Additionally, participants reported a culture that fosters feelings of shame and portrays religious rituals as matters of life or death to its members; this affected them even after they had left the JW. After leaving, Iris and James struggled with shame over preaching at inappropriate times, and other participants reported feelings of shame over current relationships, their job performance, and various aspects of their lives. Shame can be a maladaptive emotion due to its all-encompassing nature and its association with depression and anxiety (Keller et al., 2015). The idea that people are guilty of murder if they do not follow doctrinal rules is another aspect of JW culture that contributes to heightened negative outcomes for former JW members.

Strengths and limitations

The current study contributes to the current body of literature by providing in-depth accounts of former JW members and their personal experiences of exiting the JW religion. Past research has examined individual and identity aspects of the exit experience, whereas the current study examines this experience through the influences of the doctrinal ideology on adjustment to non-JW life (Testoni et al., 2019; Zamperini et al., 2020). Additionally, past research has focused on the experiences of former JW members concentrated in specific locales with relatively homogeneous populations, whereas the current study was able to recruit participants of various ethnicities and ages.

The current study also has several limitations. Participants were recruited from online social media forums for former JW members. The selection process was not random and relied on voluntary self-identification. Participants in such forums may be more reactive and polarized than the general population of former JW members (Farrell et al., 2008). Additionally, the interviews were conducted over a period of 60 to 90 min. IPA standards require one hour or more for sufficient interview depth (Pietkiewicz & Smith, 2014). Further depth could be obtained with lengthier interviews and interpretation being done by more than one researcher. Lastly, not all participants included in this study were actively exiting from the JW religion. Thus, this report contains some retrospective accounts that may not be as accurate as descriptions of current experiences (Bayen et al., 2007).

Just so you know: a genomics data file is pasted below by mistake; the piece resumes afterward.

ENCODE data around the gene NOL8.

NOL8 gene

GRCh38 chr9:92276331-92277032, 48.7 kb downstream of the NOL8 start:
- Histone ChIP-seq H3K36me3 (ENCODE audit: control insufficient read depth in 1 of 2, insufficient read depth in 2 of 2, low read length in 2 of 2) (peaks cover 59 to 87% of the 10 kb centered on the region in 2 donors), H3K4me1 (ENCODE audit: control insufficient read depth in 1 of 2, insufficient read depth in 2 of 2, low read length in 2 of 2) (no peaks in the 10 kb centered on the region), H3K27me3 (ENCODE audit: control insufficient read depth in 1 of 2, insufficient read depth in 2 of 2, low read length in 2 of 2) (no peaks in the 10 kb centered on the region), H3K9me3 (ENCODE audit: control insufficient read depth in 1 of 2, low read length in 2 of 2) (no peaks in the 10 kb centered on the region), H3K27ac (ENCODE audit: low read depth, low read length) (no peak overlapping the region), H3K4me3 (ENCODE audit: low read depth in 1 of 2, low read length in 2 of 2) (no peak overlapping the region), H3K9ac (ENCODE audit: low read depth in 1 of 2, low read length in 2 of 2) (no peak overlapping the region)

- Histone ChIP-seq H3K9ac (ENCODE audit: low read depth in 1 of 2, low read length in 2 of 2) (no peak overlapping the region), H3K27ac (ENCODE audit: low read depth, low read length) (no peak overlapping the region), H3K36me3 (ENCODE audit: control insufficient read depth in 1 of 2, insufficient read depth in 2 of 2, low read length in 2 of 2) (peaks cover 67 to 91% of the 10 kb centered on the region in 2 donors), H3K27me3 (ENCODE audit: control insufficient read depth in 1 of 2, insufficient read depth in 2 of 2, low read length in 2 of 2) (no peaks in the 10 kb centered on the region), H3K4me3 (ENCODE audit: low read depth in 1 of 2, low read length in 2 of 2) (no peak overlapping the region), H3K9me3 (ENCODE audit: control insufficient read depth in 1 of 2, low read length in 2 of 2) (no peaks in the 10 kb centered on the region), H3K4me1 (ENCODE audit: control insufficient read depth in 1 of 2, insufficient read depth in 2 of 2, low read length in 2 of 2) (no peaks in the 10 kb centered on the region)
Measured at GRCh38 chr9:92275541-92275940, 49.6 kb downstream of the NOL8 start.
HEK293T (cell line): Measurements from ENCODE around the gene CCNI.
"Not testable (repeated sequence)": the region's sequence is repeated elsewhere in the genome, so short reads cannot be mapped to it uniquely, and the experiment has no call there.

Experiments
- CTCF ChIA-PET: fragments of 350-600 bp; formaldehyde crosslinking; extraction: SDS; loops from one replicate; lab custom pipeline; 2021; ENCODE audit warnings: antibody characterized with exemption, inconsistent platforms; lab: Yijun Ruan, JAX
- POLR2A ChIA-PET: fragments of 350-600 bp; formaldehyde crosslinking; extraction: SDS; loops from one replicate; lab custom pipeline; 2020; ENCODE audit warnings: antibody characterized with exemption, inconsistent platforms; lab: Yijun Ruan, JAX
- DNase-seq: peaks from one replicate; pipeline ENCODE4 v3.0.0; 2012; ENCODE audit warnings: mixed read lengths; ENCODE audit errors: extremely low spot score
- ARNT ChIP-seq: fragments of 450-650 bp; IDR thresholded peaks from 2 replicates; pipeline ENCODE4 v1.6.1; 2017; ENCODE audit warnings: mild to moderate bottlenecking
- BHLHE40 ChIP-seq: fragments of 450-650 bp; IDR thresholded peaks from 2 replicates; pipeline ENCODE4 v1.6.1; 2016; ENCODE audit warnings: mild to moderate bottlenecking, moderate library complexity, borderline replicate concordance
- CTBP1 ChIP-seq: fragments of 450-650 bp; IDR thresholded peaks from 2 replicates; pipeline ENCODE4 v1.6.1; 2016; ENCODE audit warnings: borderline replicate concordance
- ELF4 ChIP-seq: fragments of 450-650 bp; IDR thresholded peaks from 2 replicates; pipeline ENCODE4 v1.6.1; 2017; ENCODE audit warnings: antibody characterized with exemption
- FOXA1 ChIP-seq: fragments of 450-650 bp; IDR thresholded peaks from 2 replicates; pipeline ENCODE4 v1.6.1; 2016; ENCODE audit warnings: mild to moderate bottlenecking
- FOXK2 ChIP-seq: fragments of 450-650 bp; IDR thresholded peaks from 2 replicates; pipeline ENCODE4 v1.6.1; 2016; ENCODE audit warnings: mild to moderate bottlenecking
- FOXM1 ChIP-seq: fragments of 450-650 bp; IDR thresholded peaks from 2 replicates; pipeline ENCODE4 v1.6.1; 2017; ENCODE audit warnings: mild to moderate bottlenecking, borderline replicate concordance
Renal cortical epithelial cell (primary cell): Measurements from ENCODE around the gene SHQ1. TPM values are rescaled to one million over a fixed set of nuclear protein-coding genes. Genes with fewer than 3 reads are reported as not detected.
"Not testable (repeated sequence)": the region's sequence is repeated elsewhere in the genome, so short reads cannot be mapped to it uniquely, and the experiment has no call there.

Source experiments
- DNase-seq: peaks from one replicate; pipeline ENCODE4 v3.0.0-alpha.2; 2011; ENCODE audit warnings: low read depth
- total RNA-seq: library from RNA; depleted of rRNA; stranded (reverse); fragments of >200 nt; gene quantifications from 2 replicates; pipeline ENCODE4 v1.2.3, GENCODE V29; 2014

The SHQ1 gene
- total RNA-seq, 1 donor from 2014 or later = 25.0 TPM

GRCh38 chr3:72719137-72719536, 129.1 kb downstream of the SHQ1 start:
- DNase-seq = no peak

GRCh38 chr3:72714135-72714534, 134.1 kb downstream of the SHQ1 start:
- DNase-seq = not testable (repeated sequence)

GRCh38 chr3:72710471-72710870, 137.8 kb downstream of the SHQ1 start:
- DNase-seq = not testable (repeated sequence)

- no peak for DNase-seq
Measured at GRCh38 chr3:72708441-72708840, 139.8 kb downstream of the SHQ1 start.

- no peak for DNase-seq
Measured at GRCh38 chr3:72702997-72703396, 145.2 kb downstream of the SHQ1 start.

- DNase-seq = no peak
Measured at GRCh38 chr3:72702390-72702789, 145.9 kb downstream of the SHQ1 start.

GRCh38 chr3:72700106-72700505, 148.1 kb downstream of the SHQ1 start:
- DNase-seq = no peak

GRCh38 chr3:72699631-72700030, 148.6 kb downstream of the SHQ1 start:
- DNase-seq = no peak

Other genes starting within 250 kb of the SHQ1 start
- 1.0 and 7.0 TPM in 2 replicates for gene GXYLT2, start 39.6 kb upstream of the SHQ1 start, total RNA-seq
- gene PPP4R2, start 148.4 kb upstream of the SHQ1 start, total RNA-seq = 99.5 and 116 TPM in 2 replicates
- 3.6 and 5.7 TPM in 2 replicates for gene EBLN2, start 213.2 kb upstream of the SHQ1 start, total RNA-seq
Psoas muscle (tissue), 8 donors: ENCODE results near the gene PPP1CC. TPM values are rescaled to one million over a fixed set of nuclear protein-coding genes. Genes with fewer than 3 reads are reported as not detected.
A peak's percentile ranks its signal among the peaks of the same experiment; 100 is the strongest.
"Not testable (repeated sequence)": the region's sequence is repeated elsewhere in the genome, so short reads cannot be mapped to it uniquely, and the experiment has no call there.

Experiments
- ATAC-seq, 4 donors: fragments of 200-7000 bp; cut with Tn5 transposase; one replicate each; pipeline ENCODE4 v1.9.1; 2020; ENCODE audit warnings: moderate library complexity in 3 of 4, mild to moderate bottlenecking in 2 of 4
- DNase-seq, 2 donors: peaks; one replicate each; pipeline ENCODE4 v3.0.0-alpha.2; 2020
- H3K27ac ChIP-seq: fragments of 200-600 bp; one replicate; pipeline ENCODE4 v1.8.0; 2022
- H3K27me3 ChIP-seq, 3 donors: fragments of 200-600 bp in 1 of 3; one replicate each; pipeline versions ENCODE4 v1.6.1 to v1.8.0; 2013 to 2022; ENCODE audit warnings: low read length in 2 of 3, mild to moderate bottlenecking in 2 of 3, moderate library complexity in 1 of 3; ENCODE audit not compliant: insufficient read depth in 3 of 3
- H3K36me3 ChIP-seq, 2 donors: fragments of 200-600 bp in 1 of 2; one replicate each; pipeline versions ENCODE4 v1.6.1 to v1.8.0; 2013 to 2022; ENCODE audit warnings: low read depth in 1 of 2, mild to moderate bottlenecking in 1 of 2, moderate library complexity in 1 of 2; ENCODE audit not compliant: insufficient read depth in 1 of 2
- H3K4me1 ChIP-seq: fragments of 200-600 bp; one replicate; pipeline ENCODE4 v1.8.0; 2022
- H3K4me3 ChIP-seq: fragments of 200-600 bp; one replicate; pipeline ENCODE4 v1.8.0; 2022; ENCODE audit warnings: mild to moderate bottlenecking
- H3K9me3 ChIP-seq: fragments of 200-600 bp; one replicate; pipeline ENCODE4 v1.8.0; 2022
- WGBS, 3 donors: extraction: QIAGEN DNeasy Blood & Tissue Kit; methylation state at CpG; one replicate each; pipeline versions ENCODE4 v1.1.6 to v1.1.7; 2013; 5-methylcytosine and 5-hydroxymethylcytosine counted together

Future directions for research

The current study should be replicated with a larger sample size and could include participants from multiple nationalities to improve generalizability to more members of JW. Additionally, this study recruited from two social media sites. Further research could use alternative recruitment methods to achieve a group with less homogeneous views on their exit from the religion. Another suggestion for future research would be for clinical researchers to examine former members from a psychopathology perspective, looking at the impacts of acute and long-term stress resulting from leaving the JW religion. An interesting finding from this research was that many participants reported that they were “lucky” to have made the choices and steps to execute a successful exit. However, many of these choices were deliberate. I suggest that more research could be done to examine the locus of control of former members, as their cognitive and emotional processes may be being interfered with due to other beliefs and policies of the religion and may be contributing to negative outcomes after their exit. Additionally, eschatological beliefs, or beliefs that the world will end, are not unique to JW. Future research could also examine similarities between ex-JW members and members of other similar high control groups with doomsday prophecies, such as Latter-day Saints, Scientology, Seventh-Day Adventists, and Christadelphians. This would provide more generalizability regarding the impacts of shunning on ex-members. Expanding the research on this topic would offer a greater understanding of religious psychology.